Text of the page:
The Centre for Social Justice is to propose a scheme that encourages firms to subsidise voluntary work carried out by their employees. The independent think tank, established by the Rt Hon Iain Duncan Smith MP in 2004, claims that the scheme could boost private charitable donations by £1 billion a year.
The “C-Volunteering” plan has been drawn up by the CSJ in partnership with ‘C’, a new social enterprise group led by three senior business professionals. The proposal introduces an incentive for firms to run C-Volunteering schemes – a tax relief similar to the one which exists for research and development.
CSJ Executive Director Gavin Poole said: “We need imaginative new schemes to get British companies playing a bigger role in tackling deep-seated problems, such as educational failure and welfare dependency, that are holding back the country economically and socially.”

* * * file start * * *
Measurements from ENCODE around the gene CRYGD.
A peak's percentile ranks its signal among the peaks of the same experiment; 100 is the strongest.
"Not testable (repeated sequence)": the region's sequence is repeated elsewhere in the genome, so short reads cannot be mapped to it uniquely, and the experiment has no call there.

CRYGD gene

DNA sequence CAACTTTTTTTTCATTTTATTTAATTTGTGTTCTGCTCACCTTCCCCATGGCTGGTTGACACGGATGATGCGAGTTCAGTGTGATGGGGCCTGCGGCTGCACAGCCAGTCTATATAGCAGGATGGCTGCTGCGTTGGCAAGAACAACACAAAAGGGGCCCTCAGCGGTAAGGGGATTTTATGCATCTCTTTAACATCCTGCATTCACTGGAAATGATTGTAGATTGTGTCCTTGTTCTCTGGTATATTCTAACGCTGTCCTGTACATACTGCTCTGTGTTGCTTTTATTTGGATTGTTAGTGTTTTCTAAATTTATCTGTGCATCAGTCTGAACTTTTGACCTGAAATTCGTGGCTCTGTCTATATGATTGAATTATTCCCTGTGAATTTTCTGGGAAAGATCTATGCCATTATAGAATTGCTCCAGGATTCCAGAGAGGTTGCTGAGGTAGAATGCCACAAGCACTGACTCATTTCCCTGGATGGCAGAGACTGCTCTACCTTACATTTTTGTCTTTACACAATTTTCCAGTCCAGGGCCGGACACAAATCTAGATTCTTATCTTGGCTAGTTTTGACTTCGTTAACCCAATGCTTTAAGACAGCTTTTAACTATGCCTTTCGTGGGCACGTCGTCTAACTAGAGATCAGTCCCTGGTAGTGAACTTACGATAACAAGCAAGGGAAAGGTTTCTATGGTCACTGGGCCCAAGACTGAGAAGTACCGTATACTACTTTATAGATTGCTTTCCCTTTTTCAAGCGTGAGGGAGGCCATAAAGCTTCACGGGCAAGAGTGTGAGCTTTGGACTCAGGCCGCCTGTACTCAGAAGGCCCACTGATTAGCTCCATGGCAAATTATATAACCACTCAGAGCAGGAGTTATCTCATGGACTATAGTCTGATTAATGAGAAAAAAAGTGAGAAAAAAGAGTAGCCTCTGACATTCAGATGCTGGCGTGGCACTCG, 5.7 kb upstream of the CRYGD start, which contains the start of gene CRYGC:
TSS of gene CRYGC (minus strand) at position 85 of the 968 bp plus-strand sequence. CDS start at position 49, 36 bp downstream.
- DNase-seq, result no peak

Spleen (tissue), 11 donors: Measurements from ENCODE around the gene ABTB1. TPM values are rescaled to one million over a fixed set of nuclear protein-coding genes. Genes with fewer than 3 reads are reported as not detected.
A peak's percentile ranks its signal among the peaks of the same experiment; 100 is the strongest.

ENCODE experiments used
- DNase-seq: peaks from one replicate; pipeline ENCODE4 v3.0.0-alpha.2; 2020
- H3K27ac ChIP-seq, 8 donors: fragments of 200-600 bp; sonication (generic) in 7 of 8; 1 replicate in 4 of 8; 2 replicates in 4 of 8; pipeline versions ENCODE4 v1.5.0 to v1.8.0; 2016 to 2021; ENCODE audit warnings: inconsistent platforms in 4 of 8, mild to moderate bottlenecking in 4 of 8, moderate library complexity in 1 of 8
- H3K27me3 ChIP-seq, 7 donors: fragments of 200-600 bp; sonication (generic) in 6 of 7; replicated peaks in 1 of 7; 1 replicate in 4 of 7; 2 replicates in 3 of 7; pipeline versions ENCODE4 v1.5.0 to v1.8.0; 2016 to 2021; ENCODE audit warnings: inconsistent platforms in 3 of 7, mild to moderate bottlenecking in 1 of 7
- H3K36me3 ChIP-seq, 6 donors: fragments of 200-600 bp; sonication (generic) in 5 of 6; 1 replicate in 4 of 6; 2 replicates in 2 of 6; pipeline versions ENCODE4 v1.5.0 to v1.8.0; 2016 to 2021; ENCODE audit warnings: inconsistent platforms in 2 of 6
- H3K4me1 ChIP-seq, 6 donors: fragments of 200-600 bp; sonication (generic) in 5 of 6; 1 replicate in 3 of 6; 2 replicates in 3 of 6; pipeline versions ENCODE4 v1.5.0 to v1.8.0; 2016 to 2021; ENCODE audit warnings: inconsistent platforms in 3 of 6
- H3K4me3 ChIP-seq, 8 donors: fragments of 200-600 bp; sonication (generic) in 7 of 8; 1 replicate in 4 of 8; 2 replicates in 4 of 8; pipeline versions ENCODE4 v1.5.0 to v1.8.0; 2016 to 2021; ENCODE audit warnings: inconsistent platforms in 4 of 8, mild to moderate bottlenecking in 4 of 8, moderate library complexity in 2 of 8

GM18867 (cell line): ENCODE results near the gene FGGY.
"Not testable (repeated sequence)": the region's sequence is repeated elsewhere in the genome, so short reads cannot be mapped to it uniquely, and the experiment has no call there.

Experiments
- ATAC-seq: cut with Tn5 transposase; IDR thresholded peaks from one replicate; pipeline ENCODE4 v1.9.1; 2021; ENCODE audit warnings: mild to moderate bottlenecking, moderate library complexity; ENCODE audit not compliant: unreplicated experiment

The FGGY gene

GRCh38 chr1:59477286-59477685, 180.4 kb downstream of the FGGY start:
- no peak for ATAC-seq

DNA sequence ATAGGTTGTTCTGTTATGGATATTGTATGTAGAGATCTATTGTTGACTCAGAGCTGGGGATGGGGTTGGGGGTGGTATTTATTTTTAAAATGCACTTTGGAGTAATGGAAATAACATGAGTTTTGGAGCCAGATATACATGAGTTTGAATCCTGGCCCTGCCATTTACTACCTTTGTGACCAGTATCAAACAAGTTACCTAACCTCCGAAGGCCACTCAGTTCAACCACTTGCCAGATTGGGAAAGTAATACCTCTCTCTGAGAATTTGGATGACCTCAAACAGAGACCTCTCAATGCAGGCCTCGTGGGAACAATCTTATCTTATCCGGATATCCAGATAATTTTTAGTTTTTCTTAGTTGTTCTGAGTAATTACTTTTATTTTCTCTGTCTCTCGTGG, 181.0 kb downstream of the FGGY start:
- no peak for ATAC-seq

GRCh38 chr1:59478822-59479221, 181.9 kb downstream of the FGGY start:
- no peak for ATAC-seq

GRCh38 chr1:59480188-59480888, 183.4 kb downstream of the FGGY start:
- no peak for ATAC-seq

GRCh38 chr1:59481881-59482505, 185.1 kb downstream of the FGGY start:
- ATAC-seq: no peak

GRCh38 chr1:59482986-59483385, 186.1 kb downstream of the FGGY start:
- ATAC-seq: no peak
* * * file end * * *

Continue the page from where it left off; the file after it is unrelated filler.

The programme would involve companies encouraging their employees to give up some of their working time to a charity of their choice. The firm would then boost the value of their contribution by agreeing an hourly rate for the voluntary work.
The CSJ gives the example of an employee volunteering 19 hours a month: “If the matching funding was set at the minimum wage of £6.08 an hour, the charity’s funds would be boosted by 19 x £6.08 a month or £115.52. A special C-Account would be set up to receive the company’s donations and the money would be paid over to the chosen charity. The whole process would be managed simply and efficiently on line.”
Firms would then be able to recoup some of the costs by setting their gifts against corporation tax.
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